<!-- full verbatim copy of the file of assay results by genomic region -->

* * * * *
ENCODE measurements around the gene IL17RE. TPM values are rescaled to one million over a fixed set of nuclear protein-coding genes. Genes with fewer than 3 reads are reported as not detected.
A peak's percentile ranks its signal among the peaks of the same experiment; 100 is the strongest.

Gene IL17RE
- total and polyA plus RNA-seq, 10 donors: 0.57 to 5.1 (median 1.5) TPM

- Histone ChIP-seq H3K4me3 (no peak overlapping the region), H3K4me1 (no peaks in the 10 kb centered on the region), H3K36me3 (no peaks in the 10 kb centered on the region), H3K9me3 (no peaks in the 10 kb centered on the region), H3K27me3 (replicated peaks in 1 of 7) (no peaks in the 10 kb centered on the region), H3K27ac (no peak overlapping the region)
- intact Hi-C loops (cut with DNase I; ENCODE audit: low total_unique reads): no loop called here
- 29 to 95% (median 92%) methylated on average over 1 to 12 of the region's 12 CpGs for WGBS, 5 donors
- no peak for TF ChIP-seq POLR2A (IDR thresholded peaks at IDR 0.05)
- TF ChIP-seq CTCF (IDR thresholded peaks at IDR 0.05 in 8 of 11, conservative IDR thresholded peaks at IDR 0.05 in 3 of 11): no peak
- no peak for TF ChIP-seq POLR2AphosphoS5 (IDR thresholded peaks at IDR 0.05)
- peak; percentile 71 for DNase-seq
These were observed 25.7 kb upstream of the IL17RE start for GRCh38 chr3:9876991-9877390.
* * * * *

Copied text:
ENCODE measurements around the gene IL17RE. TPM values are rescaled to one million over a fixed set of nuclear protein-coding genes. Genes with fewer than 3 reads are reported as not detected.
A peak's percentile ranks its signal among the peaks of the same experiment; 100 is the strongest.

Gene IL17RE
- total and polyA plus RNA-seq, 10 donors: 0.57 to 5.1 (median 1.5) TPM

- Histone ChIP-seq H3K4me3 (no peak overlapping the region), H3K4me1 (no peaks in the 10 kb centered on the region), H3K36me3 (no peaks in the 10 kb centered on the region), H3K9me3 (no peaks in the 10 kb centered on the region), H3K27me3 (replicated peaks in 1 of 7) (no peaks in the 10 kb centered on the region), H3K27ac (no peak overlapping the region)
- intact Hi-C loops (cut with DNase I; ENCODE audit: low total_unique reads): no loop called here
- 29 to 95% (median 92%) methylated on average over 1 to 12 of the region's 12 CpGs for WGBS, 5 donors
- no peak for TF ChIP-seq POLR2A (IDR thresholded peaks at IDR 0.05)
- TF ChIP-seq CTCF (IDR thresholded peaks at IDR 0.05 in 8 of 11, conservative IDR thresholded peaks at IDR 0.05 in 3 of 11): no peak
- no peak for TF ChIP-seq POLR2AphosphoS5 (IDR thresholded peaks at IDR 0.05)
- peak; percentile 71 for DNase-seq
These were observed 25.7 kb upstream of the IL17RE start for GRCh38 chr3:9876991-9877390.